Monday, April 29, 2013
The Wednesday Wars
The Wednesday Wars by Gary D. Schmidt
My rating: 3 of 5 stars
Holling Hoodhood knows that his seventh grade English teacher Mrs. Baker hates him with a heat whiter than the sun. His evidence: when he gets stuck with her every Wednesday, she assigns him Shakespeare's plays as extra reading.
Holling tells his story of growing up during the Vietnam era, when Mickey Mantle played for the Yankees, Robert Kennedy was running for president, and schoolchildren practiced hiding under their desks in case of nuclear war. But Holling has other things on his mind: fresh-baked cream puffs, a pair of embarrassing yellow tights, and being forced to read Shakespeare every Wednesday.
Holling narrates the humorous and heartbreaking events of his life with the same slightly baffled tone, proving that no era is easy to come of age in. His relationship with his family, friends, and the inscrutable Mrs. Baker are the core of the story, and they often develop in unexpected ways. Holling has to take bewildering world events, tribulations at school and trouble at home in stride, and he does it all with helpful insults from the Bard of Avon.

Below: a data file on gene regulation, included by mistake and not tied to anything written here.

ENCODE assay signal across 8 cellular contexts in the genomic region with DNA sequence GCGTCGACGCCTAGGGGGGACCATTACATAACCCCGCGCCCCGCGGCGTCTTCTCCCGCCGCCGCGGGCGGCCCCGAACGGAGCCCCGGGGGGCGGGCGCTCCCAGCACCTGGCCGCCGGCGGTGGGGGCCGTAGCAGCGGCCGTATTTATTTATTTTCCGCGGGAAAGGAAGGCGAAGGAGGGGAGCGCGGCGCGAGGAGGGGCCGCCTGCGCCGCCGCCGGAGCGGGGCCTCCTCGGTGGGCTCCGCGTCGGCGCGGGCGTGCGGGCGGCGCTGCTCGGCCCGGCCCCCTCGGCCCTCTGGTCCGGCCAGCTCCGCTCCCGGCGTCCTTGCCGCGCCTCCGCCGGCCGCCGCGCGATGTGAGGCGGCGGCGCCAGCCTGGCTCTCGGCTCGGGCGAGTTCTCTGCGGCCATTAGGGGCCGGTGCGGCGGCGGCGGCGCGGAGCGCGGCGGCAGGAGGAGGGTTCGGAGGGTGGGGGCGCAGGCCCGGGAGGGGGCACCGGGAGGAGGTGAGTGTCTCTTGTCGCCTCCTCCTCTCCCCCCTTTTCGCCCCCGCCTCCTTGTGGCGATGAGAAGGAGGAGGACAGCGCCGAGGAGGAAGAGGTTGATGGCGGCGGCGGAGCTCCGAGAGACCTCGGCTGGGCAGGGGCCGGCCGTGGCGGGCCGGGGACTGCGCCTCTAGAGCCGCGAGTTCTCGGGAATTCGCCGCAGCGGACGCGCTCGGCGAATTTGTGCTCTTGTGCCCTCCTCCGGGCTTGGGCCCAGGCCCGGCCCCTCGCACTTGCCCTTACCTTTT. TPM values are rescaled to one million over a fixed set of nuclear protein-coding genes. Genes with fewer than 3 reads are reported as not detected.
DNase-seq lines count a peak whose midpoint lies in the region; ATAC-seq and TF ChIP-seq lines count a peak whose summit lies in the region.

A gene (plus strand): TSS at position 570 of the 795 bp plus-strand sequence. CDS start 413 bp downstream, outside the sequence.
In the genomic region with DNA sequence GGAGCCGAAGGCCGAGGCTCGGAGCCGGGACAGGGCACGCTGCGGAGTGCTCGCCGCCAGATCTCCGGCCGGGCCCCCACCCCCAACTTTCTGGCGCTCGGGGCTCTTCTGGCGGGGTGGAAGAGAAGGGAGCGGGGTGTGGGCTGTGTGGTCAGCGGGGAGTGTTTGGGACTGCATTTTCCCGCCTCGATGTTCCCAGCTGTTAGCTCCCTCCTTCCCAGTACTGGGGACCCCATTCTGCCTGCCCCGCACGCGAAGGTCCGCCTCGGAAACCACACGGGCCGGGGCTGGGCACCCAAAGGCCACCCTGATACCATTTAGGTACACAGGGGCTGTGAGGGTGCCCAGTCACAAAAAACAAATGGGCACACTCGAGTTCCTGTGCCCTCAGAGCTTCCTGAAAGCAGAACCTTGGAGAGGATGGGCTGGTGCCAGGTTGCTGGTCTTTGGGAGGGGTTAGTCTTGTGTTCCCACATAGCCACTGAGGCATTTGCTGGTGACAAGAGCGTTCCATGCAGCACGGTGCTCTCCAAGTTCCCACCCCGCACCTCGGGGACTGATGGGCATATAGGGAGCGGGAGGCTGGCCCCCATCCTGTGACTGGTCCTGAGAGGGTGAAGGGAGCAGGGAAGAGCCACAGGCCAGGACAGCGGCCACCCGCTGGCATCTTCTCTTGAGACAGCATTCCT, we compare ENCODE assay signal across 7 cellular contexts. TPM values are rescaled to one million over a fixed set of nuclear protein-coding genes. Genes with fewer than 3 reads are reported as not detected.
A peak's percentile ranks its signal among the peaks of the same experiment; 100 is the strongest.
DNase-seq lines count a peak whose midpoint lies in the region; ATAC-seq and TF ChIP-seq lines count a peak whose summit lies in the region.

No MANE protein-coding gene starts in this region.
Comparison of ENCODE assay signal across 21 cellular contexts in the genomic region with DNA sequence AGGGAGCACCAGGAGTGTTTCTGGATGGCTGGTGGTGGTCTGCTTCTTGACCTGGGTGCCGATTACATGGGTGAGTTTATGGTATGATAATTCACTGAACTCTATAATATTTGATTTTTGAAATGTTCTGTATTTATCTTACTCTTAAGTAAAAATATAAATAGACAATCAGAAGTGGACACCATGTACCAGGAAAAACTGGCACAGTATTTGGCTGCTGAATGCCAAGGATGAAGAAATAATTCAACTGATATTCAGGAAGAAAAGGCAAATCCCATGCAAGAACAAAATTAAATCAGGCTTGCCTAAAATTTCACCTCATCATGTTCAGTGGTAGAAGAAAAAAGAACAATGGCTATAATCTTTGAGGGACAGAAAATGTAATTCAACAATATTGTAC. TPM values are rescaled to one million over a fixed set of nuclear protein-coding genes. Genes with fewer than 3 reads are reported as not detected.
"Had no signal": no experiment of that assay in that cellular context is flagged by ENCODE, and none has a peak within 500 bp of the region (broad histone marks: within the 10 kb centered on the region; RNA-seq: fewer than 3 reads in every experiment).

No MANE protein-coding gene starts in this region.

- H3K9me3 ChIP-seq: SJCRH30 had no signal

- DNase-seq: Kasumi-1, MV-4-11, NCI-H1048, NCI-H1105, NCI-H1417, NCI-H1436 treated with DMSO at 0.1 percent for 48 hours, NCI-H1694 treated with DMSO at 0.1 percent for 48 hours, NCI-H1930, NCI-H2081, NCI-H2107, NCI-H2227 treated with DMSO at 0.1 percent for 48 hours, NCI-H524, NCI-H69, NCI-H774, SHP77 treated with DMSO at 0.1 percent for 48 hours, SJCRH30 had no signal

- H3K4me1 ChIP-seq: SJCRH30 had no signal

I may have rated this book higher except I think Schmidt fails in his portrayal of Holling's parents - particularly Mr. Hoodhood, who never does the right thing and is image- and money-obsessed. He's an unlikable caricature without a single redeeming moment. And Mrs. Hoodhood is a near nonentity in the story. It's unfortunate that these characters are given short shrift, especially in light of the well-developed characters at Holling's school, particularly the prickly Mrs. Baker.
Still, this book was a Newbery Honor book in 2008, and it's sweet without being cloying. For fans of historical fiction and realistic fiction, The Wednesday Wars may win you over.